Reverse vending: A reversal of opportunity?

Reverse vending is where a bottle or can is placed into a vending machine and a coin, token or redemption voucher is offered in return.

Reverse vending machines are often used in international container deposit schemes and certainly have a place in a well-designed container deposit scheme (CDS). They enable redemptions for containers in places where there is insufficient space for a bottle depot, or to fill in gaps in service provision.

However, as well as being one of the most expensive ways to collect beverage containers, stand-alone reverse vending in the NZ setting would exclude the wider social benefits seen with CDS such as:

  • The creation of jobs (up to 2,700 in NZ), particularly for youth and low-skilled workers
  • An ability to generate funds for community groups such as Scouts and Kapa Haka groups
  • The development of a network of resource recovery centres which can then provide additional services and be convenient drop-off points for other materials; paving the way for other product stewardship schemes currently unviable due to a lack of collection points

The introduction of stand-alone reverse vending machines, outside of a nationwide CDS, would not include any of these benefits, and would undermine existing community recycling centres – taking away key income streams and threatening their financial viability.

Whereas, when introduced, a CDS will provide ongoing financial stability for community recycling centres, through providing an additional consistent revenue stream.

Since the NZPSC started campaigning for the introduction of a NZ CDS, some councils have been approached with offers to bring in reverse vending machines as a council provided service. While the showy marketing campaigns appear exciting on the surface, a deeper examination raises some serious considerations.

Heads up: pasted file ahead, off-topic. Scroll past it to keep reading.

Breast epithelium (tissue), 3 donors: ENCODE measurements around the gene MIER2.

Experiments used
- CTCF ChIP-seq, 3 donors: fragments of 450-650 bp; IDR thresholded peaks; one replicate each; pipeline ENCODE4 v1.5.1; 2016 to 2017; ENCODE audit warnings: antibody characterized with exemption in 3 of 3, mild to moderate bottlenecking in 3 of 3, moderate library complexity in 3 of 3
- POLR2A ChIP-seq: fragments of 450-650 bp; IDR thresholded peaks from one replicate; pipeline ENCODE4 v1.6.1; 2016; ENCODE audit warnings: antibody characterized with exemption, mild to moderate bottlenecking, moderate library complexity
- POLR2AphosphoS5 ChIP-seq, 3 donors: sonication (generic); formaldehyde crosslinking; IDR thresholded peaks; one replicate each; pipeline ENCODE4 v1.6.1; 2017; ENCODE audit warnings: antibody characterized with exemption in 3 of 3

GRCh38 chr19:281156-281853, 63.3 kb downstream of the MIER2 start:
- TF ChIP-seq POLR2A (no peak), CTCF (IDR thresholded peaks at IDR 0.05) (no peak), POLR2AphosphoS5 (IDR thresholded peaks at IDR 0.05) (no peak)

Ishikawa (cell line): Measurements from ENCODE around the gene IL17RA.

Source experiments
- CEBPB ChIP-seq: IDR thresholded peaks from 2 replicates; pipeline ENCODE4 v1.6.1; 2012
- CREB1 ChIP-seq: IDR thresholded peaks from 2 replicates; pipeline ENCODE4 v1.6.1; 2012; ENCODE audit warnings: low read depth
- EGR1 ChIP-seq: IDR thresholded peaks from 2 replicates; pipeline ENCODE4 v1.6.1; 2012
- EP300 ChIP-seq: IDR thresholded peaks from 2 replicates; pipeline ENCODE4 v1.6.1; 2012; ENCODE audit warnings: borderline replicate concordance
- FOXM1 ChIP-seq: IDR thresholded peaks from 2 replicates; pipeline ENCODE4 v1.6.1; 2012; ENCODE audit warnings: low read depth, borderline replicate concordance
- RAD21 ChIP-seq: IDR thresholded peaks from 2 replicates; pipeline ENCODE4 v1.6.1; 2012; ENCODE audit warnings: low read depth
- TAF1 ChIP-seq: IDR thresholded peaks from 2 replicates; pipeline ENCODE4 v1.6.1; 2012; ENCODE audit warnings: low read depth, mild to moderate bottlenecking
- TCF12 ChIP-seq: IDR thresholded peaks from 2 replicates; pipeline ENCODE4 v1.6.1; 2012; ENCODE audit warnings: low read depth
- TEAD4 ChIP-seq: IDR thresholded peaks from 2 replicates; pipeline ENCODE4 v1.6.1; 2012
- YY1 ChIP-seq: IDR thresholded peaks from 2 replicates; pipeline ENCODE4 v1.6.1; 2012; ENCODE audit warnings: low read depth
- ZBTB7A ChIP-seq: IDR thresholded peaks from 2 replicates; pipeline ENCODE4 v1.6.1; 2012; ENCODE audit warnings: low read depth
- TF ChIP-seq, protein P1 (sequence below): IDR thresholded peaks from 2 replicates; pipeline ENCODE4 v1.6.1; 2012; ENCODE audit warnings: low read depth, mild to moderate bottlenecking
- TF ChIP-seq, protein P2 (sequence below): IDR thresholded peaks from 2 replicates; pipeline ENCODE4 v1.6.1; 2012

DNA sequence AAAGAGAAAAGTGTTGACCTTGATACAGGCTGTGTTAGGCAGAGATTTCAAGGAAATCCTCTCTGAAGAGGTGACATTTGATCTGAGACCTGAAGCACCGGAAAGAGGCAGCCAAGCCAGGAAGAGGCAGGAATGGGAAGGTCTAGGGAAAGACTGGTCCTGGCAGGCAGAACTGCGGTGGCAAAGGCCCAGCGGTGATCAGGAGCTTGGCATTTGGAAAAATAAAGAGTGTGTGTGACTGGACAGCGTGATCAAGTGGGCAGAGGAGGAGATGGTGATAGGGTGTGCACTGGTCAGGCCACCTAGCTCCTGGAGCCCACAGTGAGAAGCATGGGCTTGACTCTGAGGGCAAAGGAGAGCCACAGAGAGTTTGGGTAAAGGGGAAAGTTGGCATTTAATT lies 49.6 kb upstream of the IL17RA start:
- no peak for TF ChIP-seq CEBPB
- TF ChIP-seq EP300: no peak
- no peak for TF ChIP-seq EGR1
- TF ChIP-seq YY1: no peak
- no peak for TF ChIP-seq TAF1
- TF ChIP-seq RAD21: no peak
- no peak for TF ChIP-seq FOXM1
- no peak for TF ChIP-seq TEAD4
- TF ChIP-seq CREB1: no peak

Most councils have Waste Management and Minimisation Plans (WMMP) that support product stewardship and CDS. Asking councils to introduce reverse vending machines as a council provided service runs counter to most WMMPs which call for industry responsibility.

Council funded or provided reverse vending machines will be a noose around council’s necks in the same way public place recycling has been.

In addition, history shows us that support for an inferior, voluntary schemes and initiatives ultimately undermines efforts to bring in a nationwide, sustainable and efficient product stewardship.

Just as E-Days stopped E-Waste product stewardship, the $5 ‘recycling fee’ held up tyre product stewardship and the Soft Plastic Recycling scheme is hindering the introduction of regulation for plastic bags – council-provided reverse-vending will provide industry with an out: “we don’t need regulation, look – there’s something in place to deal with it”.

As we know, it matters not whether a voluntary scheme is effective, efficient or even has any outcomes at all – the existence of a voluntary initiative provides politicians with an excuse not to enact measures under Section 2 of the WMA2008.

The NZPSC is working towards a CDS model that includes a network of community based resource recovery depots, which will be financially viable due to the CDS scheme. Once we have this, we have a stronger position to argue for other product stewardship schemes (as we will have the collection network). Placing council-funded, council managed reverse vending machines across the country, instead of a network of depots, undermines our position and we will lose that future advantage.

The question that needs to be asked is what would you prefer – a council funded, council managed reverse vending system, or a proper CDS scheme which is based on industry responsibility, creates local jobs and provides community benefits?

The problem with trial waste services is that it is hard to take services away from the public once they have been introduced, and the costs and responsibility always creep further and further onto the public purse.

Reverse vending outside of a national CDS means councils retain responsibility for waste and industry continues to take no responsibility.

For further information see The Incentive to Recycle

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